Increased temperatures during winter may seem enjoyable, but they can also be problematic. Cold winters help to knock back certain pests and diseases. Additionally, some plants actually need a cold period or “cold vernalization.” While we can mimic this for some species by starting their seeds in a freezer or cooler, other plants, like hardneck garlic, need to be grown outdoors where there are consistently chilly temperatures.

High temperatures in spring, summer, and fall can also affect what plants we can grow seeds for or when we can grow them. Many cool weather-loving crops, like English shell peas, fail to produce well when temperatures are higher than average, meaning that we sometimes end up with less seed. High enough temperatures can also prevent crops from flowering or even kill some crops before they can go to seed.

They also affect how well plants are pollinated. If you’ve ever noticed more bees flying around your garden in July in the morning or evening rather than mid-day, it’s the heat. Many pollinators can’t move around and pollinate effectively in high temperatures. 

Person on tractor with equipment
Wood Prairie Family Farm Preparing for Fall Cover Crops

Increased Periods of Rain or Drought

While rain is a good thing, there is such a thing as too much of a good thing. Wet fields can spell trouble for farmers trying to get seed in on time. While you sometimes have plenty of wiggle room with crops you plan to harvest as fresh vegetables, crops that need to complete their entire lifecycle and mature seed often require the whole season.

Too much wet, humid weather can also cause trouble during the season too. Wet conditions can increase the occurrence of fungal diseases like powdery mildew. At the end of the season, like in July, August, and September, rain can cause issues again if it rains for long periods on seeds that need to dry out for harvesting. 

In an article written by the Guardian, one of our Seed Growers, Jim Gerritsen, owner of the organic Wood Prairie Family Farm in Bridgewater, Maine, shared his experience with growing organic potatoes for seed over the last 40 years. He described how increased rain has lengthened his harvest time. Jim said, “You dig on a Monday. Then on Tuesday, you get an inch of rain, so you’re not digging,” he said. “You take Wednesday to dry out, and then you get back in the field on Thursday; then you get another half-inch rain on Friday. You’re not digging on Saturday because the ground [needs to] dry out, so maybe you don’t get back into the field until Monday.” He needs about 15 good dry days to harvest, but the increased fall rains he has been experiencing now mean those 15 days are often spread out over four or more weeks.4

Fire damage to OR 126 McKenzie Highway from the Holiday Farm Fire
Fire damage to OR 126 McKenzie Highway from the Holiday Farm Fire that came near Adaptive Seeds

Crop Losses from Major Weather Events and Natural Disasters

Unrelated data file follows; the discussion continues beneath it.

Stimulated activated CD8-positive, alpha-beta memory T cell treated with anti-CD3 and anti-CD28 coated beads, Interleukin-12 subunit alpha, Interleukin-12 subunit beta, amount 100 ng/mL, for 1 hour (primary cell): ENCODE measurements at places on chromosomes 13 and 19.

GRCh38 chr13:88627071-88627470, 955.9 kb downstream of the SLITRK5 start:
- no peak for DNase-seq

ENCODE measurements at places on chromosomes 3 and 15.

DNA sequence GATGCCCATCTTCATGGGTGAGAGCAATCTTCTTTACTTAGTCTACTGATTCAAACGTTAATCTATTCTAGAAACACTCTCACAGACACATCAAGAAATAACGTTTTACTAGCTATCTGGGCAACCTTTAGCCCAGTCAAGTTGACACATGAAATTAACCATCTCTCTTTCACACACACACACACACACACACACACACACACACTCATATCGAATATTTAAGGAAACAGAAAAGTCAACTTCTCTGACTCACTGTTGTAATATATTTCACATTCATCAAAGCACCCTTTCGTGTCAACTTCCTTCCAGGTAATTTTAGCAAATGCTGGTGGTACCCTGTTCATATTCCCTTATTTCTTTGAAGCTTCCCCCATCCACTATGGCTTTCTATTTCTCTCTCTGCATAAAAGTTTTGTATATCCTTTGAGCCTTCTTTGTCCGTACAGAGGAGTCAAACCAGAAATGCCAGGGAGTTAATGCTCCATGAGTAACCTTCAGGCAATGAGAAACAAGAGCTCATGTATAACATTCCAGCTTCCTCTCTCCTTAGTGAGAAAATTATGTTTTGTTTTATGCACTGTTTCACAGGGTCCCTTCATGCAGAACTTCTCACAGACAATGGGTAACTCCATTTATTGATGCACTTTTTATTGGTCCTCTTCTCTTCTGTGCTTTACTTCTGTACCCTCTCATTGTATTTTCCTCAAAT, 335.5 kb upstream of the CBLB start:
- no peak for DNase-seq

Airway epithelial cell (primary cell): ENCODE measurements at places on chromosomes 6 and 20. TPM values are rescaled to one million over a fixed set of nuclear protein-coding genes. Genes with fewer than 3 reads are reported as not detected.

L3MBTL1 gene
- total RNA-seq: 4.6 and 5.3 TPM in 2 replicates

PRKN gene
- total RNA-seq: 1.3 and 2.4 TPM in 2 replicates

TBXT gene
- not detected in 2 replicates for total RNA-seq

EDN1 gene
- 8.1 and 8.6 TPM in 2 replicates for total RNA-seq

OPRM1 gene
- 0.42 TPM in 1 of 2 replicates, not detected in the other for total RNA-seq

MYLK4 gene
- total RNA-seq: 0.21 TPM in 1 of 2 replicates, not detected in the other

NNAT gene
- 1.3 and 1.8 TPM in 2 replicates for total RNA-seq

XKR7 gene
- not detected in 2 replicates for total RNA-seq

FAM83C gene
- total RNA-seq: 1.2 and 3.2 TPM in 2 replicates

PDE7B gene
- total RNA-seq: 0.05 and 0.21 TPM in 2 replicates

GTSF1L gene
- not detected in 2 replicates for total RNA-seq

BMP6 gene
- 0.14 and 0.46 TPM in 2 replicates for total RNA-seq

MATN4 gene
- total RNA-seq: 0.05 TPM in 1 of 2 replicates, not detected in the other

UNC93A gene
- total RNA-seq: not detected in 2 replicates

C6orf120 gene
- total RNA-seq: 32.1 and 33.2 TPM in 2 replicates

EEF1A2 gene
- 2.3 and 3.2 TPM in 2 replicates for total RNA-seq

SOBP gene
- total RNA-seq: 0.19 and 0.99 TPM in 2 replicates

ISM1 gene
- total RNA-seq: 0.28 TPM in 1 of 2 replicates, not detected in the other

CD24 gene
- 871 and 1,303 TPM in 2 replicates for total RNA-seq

While our first concern is always the people involved in these intense strategies, it’s important to note that they can profoundly impact seed growers and farmers. In the last few years, we’ve seen several growers experience or narrowly escape a total crop loss due to natural disasters like flooding, wildfires, and hurricanes.

Fires Near and Far

In an interview for Think Out Loud, Sarah Kleeger, the founder of Adaptive Seeds, talks about the tough decisions and work they had to put in when the Holiday Farm Fire approached within 10 miles of their farm in 2020. 

She told Think Out Loud that when they knew it was time to evacuate, they took all their seeds with them, which took 8 to 10 pickup and trailer loads. They were allowed and continued to go back to the farm wearing respirators to harvest additional seeds. Thankfully, the farm escaped unscathed, but Sarah said it was an important learning experience about what they may need to do again in the future.3 

As some of you may know, wildfires can also take a less sudden toll on crops. Smoke and ash in the sky can prevent crops from getting enough sunlight, causing slower growth. The ash and chemicals in the smoke can also clog plants’ stomata, making respiration and photosynthesis next to impossible.

Flooded Fields

Sadly, Hardwick Vermont’s Riverside Farm, an organic farm just miles from High Mowing Seeds, wasn’t so lucky. When record rainfalls hit Vermont early this summer, their fields, which they’ve been growing on for over 30 years, flooded entirely, and they experienced a total crop loss. Thankfully, the community that values this farm so much has stepped up to help them recover.

While these events may seem scattered, they’re happening with more frequency. While we’re glad both of these farms turned out okay, some may not survive losing an entire season of income. Losing just a single seed grower can also significantly impact small seed companies like SESE, Sow True Seed, High Mowing, or Fedco. This, in turn, affects the availability of seeds for gardeners and farmers and, ultimately, global food production.5

Changes for Native and Naturalized Species

Climate change isn’t just impacting the species we grow in our gardens. It’s affecting the plants, fungi, insects, and animals that share these locations with us. As gardeners, we may find that different weeds are present in our gardens or that fewer birds are visiting our yards. So far, one of the most notable changes for gardeners has been the loss of many pollinators and beneficial insects.

Unfortunately, we can already see that climate change is quickly contributing to the decline of insects. Recent studies have shown that 41% of known insect species have declined steeply in the last decade.1 These species make up the basis of our ecosystems, and many are now facing extinction. 

What Can We Do?

Reading about these issues can bring a sense of gloom and hopelessness, yet all is not lost. There are many things individuals can do to improve the plight of seeds.

Save Seed

As a gardener, one of the easiest and best things you can do is to save seed from at least one variety. When you save seed, you’re preserving genetic diversity and helping to adapt an open-pollinated variety to the changing conditions we face.6 

Support Small Organizations